• By Dana Sparks

New drug for MS is milestone for patients, research

March 30, 2017

Medical illustration of nerve damage caused by multiple sclerosis

Ocrevus (ocrelizumab), a new drug to treat multiple sclerosis (MS),  has been approved by the U.S. Food and Drug Administration (FDA). The National Multiple Sclerosis Society says it's a "game changer" and Dr. Dean Wingerchuk, a Mayo Clinic neurologist, says, "The approval of ocrelizumab is an important milestone — both for people with MS and MS research."

In a statement released on Wednesday, March 29, Dr. Billy Dunn, director of the Division of Neurology Products in the FDA’s Center for Drug Evaluation and Research says, “This therapy not only provides another treatment option for those with relapsing MS, but, for the first time, provides an approved therapy for those with primary progressive MS.”

MS is a potentially disabling disease of the brain and spinal cord (central nervous system). In MS, the immune system attacks the protective sheath (myelin) that covers nerve fibers and causes communication problems between your brain and the rest of your body. Eventually, the disease can cause the nerves to deteriorate or become permanently damaged.

According to Dr. Wingerchuk there are an estimated 400,000 people in the U.S. who have MS, which means that roughly 1 in every 700 Americans have the disease. "It tends to strike people in early adulthood, so most people develop their first symptoms in their twenties or thirties, really when they’re in the primes of their lives." Dr. Wingerchuk is encouraged by the news about ocrelizumab:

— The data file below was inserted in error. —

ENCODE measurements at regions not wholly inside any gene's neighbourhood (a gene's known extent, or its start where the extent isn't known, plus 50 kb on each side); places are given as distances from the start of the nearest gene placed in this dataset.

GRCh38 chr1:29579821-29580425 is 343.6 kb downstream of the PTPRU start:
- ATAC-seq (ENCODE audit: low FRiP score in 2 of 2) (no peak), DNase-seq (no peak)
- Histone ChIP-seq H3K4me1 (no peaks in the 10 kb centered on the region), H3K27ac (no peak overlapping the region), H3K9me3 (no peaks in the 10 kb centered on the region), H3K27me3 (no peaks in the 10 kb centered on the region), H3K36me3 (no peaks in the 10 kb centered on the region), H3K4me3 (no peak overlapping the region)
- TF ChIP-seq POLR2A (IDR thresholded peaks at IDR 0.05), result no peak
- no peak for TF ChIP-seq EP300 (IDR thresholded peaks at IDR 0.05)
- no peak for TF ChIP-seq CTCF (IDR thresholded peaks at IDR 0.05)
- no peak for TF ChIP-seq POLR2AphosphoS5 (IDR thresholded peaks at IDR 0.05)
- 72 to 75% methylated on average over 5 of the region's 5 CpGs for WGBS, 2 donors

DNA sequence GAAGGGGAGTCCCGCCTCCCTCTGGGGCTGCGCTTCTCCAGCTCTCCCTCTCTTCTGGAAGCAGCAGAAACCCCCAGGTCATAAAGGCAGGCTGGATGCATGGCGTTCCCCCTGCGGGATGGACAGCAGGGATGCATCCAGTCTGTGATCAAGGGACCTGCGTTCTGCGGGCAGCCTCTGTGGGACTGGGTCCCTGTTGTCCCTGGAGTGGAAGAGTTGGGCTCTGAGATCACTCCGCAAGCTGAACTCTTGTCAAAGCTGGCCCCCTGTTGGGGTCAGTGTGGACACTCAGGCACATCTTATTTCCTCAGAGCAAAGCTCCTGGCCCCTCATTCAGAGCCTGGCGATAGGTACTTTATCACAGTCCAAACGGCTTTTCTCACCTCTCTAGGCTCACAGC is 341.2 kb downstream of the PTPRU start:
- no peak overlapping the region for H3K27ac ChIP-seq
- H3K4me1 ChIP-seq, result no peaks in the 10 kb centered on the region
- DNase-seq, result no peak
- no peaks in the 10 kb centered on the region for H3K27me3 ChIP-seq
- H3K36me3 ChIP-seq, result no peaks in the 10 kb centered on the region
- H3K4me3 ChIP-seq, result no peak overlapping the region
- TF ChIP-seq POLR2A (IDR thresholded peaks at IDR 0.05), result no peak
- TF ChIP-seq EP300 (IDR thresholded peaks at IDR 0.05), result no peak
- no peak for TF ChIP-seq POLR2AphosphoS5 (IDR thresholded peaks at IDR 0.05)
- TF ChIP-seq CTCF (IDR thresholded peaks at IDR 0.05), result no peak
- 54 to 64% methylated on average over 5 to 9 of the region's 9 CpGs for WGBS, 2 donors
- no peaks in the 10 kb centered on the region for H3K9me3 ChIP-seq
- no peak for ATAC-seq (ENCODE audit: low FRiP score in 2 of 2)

"It is the first treatment shown to benefit primary progressive disease and will hopefully be a springboard to more effective drugs for treating this disabling type of MS.  It also convincingly reduces activity and disability from relapsing MS, giving people with that form of the disease another powerful option. It is relatively safe but there are some important safety signals, including risks of cancer and infection, that will need close monitoring when the drug is used in usual practice." — Dr. Wingerchuk


Watch: Dr. Wingerchuk discusses symptoms, treatment and research.

Journalists: Broadcast-quality sound bites with Dr. Wingerchuk are in the downloads.

Dr. Wingerchuk concludes by saying, "I want to emphasize how much effort and how many resources are being poured into this disease, and for people and their families to know that we’ve got a lot of really brilliant people throughout the world who are doing their best to try to crack the mystery that’s MS and put a stop to it."

Mayo Clinic in Arizona participated in the ocrelizumab trial and received funds to support trial operations. Dr. Wingerchuk did not receive any personal compensation from the sponsor.

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